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Roasted Garlic, Sweet Potato, and Raisin Tamales with Peanut Tequila Mole

Roasted Garlic, Sweet Potato, and Raisin Tamales with Peanut Tequila Mole

Recipe by Jason Wyrick, executive chef of The Vegan Taste and author of Vegan Tacos, for Living The Farm Sanctuary Life.

Says Jason: "I travel the world on culinary adventures, but I always end up coming back to Mexican food. It's playful and rich, always bold, and always lively. This recipe is no exception. With chiles and tequila, how can it not be? These tamales feature the sweet counterpoint of raisins and sweet potato with the heat of ancho chiles and chipotles in adobo against a backdrop of a rich peanut sauce. Add some tequila on top of that and a few aromatic spices, and you've got a tamale that offers up a new adventure with every bite. You can also separate out the mole (pronounced MOH-lay) recipe to use as a sauce in other dishes, to create a rich soup broth, or to use as a salsa on tacos."

Chef's Tip: Make the mole while the tomatoes are steaming.


20 whole cloves garlic
1 large white sweet potato, diced 
1 tablespoon garlic-infused olive oil
Juice of 2 limes 
1/4 teaspoon salt
1/4 cup golden raisins

2 ½ cups masa harina
1 teaspoon fine salt
3/4 teaspoon baking powder
2 ¾ cups warm water
3 tablespoons vegan shortening, optional
Corn husks, soaked in warm water for 20 minutes

1 roma tomato
1 ancho chile
1 tablespoon corn oil
1/4 small white onion, diced
1 clove garlic, minced
1 chipotle chile in adobo sauce
1/4 cup roasted peanuts
Pinch of ground allspice
Pinch of ground cinnamon
Pinch of ground black pepper
1/4 teaspoon salt
1/4 teaspoon sugar
1 bay leaf
Juice of 1/2 lime
2 tablespoons tequila blanco
1 cup vegetable stock
2 tablespoons olive oil

Grated peel of 4 large limes
1/4 cup finely chopped peanuts


Heat a large dry iron skillet over medium heat. Add the garlic from the filling and tomato from the mole to the skillet. Once the cloves start to brown, about 3 to 5 minutes, flip and lightly brown the other sides. Remove them from the skillet, let them cool, and coarsely chop them. Once the tomato blisters on one side, about 5 to 6 minutes, flip it and blister on the other side. Continue until all sides of the tomato are blistered, then remove from the heat and set aside.

To make the filling: In a large skillet over medium heat, cook the sweet potato in the oil, stirring occasionally, until it just starts to brown, about 5 to 7 minutes. Add enough water to come halfway up the sweet potatoes. Then add the lime juice and salt and let the water cook out. Add the chopped roasted garlic to the sweet potatoes and stir in the raisins.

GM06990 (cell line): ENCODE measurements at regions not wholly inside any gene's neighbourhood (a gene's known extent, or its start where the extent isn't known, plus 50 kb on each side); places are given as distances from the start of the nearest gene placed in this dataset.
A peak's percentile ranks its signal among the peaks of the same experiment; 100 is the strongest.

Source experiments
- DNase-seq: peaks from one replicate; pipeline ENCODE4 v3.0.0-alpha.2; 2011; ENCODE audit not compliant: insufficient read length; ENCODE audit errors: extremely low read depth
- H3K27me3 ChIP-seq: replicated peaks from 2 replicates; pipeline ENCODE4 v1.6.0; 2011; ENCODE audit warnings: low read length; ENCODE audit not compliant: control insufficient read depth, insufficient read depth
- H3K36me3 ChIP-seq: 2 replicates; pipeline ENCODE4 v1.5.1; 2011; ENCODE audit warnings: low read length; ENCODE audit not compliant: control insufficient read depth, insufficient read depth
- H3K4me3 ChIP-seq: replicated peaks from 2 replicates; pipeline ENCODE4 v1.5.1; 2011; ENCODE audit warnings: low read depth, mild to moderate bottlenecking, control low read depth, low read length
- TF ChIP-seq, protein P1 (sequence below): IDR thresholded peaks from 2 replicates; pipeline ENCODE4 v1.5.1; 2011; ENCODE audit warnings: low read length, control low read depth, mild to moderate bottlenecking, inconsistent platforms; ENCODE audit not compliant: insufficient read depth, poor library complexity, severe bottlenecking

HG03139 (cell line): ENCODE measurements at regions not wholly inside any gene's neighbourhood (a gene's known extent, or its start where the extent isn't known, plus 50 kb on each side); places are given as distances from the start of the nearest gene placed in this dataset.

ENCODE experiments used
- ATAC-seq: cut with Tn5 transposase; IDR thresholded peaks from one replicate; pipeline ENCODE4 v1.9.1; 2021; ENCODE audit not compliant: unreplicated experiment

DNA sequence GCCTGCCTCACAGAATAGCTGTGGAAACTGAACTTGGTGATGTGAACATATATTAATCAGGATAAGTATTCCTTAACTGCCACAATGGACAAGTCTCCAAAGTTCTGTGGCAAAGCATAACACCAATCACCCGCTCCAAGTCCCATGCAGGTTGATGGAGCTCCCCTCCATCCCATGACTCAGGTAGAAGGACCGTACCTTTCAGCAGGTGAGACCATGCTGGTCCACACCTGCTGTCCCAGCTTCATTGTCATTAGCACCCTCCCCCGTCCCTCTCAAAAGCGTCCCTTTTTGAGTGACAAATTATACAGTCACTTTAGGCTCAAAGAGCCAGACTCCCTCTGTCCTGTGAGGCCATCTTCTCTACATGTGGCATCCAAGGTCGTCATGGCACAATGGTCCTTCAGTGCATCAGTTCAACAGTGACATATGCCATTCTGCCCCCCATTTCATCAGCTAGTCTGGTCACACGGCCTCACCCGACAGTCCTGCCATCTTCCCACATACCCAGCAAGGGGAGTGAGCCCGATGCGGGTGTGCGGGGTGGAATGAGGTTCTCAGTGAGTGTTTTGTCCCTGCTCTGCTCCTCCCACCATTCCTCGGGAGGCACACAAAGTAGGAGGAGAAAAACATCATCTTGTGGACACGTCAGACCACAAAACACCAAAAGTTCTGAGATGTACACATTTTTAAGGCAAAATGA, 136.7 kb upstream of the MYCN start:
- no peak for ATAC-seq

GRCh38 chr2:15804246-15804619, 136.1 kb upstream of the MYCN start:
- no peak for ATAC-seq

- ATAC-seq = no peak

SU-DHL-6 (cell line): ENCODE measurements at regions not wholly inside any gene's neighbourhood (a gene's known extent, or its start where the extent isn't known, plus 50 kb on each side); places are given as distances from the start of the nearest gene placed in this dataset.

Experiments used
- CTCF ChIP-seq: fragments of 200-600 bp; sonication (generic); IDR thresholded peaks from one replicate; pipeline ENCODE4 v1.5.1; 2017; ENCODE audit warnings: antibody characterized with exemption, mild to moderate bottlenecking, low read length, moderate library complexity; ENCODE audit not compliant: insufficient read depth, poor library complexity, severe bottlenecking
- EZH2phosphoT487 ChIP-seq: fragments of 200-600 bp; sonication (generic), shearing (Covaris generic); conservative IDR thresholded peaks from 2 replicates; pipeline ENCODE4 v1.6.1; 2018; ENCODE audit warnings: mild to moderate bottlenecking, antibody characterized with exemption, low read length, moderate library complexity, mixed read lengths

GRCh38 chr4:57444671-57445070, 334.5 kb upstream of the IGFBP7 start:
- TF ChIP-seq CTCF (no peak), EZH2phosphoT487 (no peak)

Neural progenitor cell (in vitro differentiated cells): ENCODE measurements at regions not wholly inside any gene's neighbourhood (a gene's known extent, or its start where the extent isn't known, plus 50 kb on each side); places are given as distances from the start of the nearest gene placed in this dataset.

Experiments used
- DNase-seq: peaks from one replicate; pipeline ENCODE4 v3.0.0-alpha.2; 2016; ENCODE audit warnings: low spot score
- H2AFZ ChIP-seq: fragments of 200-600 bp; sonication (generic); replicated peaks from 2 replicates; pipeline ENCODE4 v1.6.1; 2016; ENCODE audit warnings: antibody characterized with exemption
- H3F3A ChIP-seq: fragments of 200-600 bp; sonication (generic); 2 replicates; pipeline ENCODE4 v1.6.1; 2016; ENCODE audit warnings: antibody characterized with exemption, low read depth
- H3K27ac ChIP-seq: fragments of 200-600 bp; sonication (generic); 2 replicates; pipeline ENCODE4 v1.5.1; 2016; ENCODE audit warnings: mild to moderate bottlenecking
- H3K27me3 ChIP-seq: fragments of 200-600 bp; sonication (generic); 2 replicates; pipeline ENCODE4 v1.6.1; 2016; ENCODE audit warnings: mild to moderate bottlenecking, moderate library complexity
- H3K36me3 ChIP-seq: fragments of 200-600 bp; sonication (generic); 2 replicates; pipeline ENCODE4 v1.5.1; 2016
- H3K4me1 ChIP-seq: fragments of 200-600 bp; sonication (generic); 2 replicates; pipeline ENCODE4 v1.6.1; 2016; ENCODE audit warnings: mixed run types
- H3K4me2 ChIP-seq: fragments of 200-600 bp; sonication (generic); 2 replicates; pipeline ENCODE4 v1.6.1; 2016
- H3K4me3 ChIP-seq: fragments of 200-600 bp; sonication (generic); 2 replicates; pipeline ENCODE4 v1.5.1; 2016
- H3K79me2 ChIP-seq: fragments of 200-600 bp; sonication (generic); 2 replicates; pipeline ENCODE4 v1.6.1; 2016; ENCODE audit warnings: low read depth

To make the masa: In a stand mixer,* combine the masa harina, salt, and baking powder and give them a quick stir. Add the warm water and shortening, if using. At medium speed on the stand mixer, whip the masa for about 20 minutes. You can tell when your masa is done (if you used the shortening) by placing a small dollop of it in a glass of water. If it floats, the masa is done. If it doesn't, it needs to be whipped longer. If you did not use the optional shortening, skip this step as it will not float.

To fill and roll the tamales: Lay out a large corn husk. Using a wide spatula, spread about 3 to 4 tablespoons of masa on the left side of the corn husk. The masa should be about 4" wide and 5" tall and there should be uncovered space on the corn husk at the bottom and on the right. On top of the far left side of the masa, add about 11/2 tablespoons of filling. Starting with the left side, roll up the corn husk to close the tamale. Fold the uncovered part of the corn husk into the tamale as you roll it closed. Repeat with the remainder of the masa, corn husks, and filling. This will go faster if you lay out all your corn husks at once and do each step for all the tamales at the same time. Transfer the tamales to a steamer and steam them for 30 minutes.

To make the mole: While the tamales are steaming, bring a small pot of water to a gentle simmer. In a dry skillet over medium heat, toast the ancho chile for about 10 seconds per side. Add the chile to the water and simmer until soft. Remove the chile from the water and after it is cool enough to handle, pull out the stem and discard.

In a small skillet, heat the 1 tablespoon of corn oil and cook the onion over medium heat until it just starts to brown. Add the clove of minced garlic and cook for 2 minutes. Place in a blender and add the reserved blackened tomato, chipotle in adobo, peanuts, all-spice, cinnamon, black pepper, salt, sugar, bay leaf, lime juice, tequila, and stock. Puree until smooth. Place a fine-meshed strainer over a bowl and pour the sauce through the strainer to make it silky smooth.

In a large pan over medium heat, warm the 2 tablespoons of olive oil. Pour the sauce into the pan and gently stir, cooking it for about 5 minutes.

To assemble and garnish the tamales: Once your tamales are done steaming, unwrap them, put 2 on a plate, and top each individual tamale with 3 to 4 tablespoons of the peanut mole. Top each tamale with a sprinkle of lime peel and chopped peanuts.

Both the tamales and the sauce can be made ahead of time and frozen.

*If you don't have a stand mixer, you can combine everything in a mixing bowl and forgo whipping the masa. The masa won't be fluffy when you cook the tamales, but they'll still come out quite well.



Reprinted from Living the Farm Sanctuary Life by Gene Baur with Gene Stone. © 2015 by Gene Baur. Photographs © 2015 by Rodale Inc. By Permission of Rodale Books. Available wherever books are sold.

Posted in: Recipes: In The Kitchen   

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